The only Native American on federal death row has asked the Supreme Court to put his death sentence on hold. In a filing submitted Tuesday, Lezmond Mitchell urged the justices to stay his execution, scheduled for Aug. 26, while they consider whether to take up his claim that he should be able to interview the jurors who convicted him about whether their deliberations were tainted by racial bias.
Mitchell, a Navajo man, was convicted of the 2001 carjacking and stabbing deaths of Alyce Slim and her nine-year-old granddaughter, who were also Navajos. After he used Slim’s pickup truck in an armed robbery on the Navajo reservation, Mitchell was arrested; he then directed Navajo police officers to the victims’ mutilated bodies.
Mitchell was tried in federal court in 2003 before a jury made up of 11 white people and one Native American. Prosecutors told the jury that, in the Old West, Mitchell “would have been taken out back” and “strung up.” He was sentenced to death, and his death sentence was upheld on appeal.
In 2018, Mitchell sought to reopen his post-conviction proceedings in the wake of the Supreme Court’s 2017 decision in Peña-Rodriguez v. Colorado. In that case, the justices – by a vote of 5-3 – created an exception when there is evidence of racial bias to the general rules barring jurors from testifying about statements made during deliberations that might call a verdict into question. A federal trial court denied Mitchell’s motion to reopen the case, reasoning that Peña-Rodriguez does not give Mitchell the right to interview his jurors unless there is a reason to believe they were biased against him. The U.S. Court of Appeals for the 9th Circuit upheld that decision.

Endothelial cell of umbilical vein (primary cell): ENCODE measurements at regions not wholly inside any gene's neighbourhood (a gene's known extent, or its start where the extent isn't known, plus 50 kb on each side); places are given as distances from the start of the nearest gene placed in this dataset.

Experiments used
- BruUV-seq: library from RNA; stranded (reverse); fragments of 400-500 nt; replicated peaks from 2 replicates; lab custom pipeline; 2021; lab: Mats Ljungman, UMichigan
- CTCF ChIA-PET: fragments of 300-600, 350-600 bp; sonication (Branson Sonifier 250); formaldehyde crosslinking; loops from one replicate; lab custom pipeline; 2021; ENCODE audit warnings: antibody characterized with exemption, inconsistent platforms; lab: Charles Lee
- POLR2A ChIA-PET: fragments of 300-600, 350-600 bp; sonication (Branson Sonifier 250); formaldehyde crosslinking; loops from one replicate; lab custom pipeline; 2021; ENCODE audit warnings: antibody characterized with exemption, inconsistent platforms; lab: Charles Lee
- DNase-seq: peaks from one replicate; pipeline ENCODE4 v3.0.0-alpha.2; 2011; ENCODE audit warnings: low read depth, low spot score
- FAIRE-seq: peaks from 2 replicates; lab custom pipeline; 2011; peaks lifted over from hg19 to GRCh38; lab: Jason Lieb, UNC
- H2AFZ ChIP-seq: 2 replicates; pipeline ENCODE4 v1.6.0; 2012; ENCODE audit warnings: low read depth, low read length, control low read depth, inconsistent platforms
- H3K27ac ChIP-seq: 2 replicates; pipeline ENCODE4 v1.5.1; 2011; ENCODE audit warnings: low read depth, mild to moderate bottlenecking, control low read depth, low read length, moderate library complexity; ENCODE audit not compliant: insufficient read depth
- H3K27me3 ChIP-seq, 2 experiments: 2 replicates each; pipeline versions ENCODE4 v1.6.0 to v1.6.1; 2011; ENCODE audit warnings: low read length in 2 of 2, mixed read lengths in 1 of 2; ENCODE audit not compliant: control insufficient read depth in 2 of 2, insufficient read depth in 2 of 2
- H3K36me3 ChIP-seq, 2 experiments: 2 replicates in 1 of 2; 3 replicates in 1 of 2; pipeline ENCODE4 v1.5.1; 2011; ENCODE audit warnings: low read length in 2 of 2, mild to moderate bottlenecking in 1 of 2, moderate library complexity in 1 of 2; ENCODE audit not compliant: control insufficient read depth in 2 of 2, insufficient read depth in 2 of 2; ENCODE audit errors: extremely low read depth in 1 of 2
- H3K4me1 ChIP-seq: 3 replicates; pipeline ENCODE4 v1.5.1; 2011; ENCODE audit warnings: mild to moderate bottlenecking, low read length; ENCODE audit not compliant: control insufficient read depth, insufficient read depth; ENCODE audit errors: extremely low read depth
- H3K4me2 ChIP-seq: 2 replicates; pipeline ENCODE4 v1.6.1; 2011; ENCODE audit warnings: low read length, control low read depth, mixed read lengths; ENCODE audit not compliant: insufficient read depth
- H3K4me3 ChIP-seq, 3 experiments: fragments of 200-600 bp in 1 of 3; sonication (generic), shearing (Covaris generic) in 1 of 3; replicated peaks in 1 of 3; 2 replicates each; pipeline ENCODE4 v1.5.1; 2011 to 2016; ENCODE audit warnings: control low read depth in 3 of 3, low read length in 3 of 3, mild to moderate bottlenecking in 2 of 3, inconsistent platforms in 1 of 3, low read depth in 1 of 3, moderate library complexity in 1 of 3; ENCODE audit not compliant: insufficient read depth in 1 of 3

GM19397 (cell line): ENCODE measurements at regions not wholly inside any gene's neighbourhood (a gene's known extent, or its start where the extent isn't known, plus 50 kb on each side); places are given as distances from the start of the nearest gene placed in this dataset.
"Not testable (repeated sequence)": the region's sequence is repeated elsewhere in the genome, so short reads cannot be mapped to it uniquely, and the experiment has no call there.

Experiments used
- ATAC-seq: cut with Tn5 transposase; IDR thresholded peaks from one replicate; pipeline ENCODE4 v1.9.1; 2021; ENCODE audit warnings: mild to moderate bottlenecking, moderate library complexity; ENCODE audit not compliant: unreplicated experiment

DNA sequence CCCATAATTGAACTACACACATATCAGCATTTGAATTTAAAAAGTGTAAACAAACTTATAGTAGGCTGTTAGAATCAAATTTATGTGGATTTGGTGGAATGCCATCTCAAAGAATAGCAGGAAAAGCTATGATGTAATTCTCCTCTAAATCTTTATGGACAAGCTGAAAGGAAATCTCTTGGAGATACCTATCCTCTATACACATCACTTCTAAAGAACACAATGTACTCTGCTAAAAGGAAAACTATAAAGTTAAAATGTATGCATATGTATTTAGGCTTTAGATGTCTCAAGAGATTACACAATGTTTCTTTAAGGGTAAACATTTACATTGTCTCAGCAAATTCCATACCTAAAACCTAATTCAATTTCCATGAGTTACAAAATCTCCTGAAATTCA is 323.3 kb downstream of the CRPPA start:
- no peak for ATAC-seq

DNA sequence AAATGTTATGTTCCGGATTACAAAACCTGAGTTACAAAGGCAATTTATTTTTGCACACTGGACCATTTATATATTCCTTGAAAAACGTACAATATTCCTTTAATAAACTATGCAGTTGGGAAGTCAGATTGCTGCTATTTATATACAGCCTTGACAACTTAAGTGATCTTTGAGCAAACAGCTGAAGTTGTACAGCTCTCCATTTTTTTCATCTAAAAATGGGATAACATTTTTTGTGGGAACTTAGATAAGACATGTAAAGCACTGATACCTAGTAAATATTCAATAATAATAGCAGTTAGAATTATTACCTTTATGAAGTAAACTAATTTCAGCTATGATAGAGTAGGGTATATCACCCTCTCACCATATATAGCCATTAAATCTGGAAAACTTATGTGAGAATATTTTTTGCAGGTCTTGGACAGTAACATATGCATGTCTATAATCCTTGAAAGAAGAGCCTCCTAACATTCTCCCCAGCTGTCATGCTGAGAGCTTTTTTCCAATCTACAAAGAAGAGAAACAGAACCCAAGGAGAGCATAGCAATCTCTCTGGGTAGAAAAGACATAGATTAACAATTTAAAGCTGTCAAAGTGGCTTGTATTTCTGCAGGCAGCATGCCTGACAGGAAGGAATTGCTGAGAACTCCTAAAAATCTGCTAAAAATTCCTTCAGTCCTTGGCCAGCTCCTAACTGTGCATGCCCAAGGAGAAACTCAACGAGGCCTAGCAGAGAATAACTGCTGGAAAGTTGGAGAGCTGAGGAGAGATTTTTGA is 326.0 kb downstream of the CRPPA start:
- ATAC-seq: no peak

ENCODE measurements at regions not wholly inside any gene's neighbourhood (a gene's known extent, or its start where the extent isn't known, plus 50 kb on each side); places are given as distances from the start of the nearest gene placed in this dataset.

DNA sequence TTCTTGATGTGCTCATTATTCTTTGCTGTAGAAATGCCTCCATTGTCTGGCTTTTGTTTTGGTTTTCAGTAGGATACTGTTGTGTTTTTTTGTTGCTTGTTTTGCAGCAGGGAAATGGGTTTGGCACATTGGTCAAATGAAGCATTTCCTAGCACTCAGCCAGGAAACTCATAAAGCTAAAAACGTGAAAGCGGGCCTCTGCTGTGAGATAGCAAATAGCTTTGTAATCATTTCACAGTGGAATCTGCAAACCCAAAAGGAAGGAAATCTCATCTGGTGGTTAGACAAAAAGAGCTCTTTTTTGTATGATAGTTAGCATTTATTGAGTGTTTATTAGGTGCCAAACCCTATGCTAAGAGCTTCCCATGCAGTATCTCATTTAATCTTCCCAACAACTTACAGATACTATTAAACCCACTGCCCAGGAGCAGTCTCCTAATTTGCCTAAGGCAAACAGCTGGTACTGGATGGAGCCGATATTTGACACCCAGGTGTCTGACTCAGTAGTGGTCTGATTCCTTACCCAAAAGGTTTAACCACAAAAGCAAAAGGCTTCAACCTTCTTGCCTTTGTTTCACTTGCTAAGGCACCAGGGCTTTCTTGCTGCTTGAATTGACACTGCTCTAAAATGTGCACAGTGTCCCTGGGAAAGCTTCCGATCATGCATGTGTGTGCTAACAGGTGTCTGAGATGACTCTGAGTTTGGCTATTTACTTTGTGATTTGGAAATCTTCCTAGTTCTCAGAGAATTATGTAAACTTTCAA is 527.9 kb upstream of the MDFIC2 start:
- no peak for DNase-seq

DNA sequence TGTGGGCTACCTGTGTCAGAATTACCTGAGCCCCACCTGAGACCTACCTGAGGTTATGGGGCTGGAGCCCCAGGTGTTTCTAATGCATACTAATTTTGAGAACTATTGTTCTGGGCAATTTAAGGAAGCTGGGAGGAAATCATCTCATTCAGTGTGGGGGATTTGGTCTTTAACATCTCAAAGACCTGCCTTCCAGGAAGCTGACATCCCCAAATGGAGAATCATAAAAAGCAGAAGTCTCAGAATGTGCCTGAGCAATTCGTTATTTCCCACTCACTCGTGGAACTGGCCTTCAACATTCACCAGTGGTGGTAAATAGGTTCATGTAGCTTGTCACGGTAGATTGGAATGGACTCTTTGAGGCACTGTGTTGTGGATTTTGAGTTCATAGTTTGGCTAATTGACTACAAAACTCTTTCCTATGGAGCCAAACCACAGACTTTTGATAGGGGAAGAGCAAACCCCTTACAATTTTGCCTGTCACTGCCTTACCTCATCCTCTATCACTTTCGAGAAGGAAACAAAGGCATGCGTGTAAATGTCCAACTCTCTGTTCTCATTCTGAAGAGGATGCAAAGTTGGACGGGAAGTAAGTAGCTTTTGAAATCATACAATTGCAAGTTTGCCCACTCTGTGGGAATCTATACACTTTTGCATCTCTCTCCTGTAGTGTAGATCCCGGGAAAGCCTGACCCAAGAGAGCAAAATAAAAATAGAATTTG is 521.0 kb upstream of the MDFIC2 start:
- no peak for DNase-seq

Mitchell went to the Supreme Court this week, asking the justices to weigh in on whether, in death penalty cases, district courts can prohibit inmates from interviewing jurors about racial bias during deliberations. He also asked them to block his execution while they consider his petition for review.
If the justices decline to intervene, Mitchell would be the fourth federal inmate executed this year after a hiatus of nearly 20 years. The battle over the federal government’s efforts to resume executions has been a hotly contested one, with inmates raising challenges specific to their cases as well as challenges to the new lethal-injection protocol that the Department of Justice devised to avoid problems obtaining the drugs that have historically been used to put inmates to death.
Correction: An earlier version of this story misstated the vote count in Peña-Rodriguez v. Colorado. The vote was 5-3, not 5-4.
This post is also published on SCOTUSblog.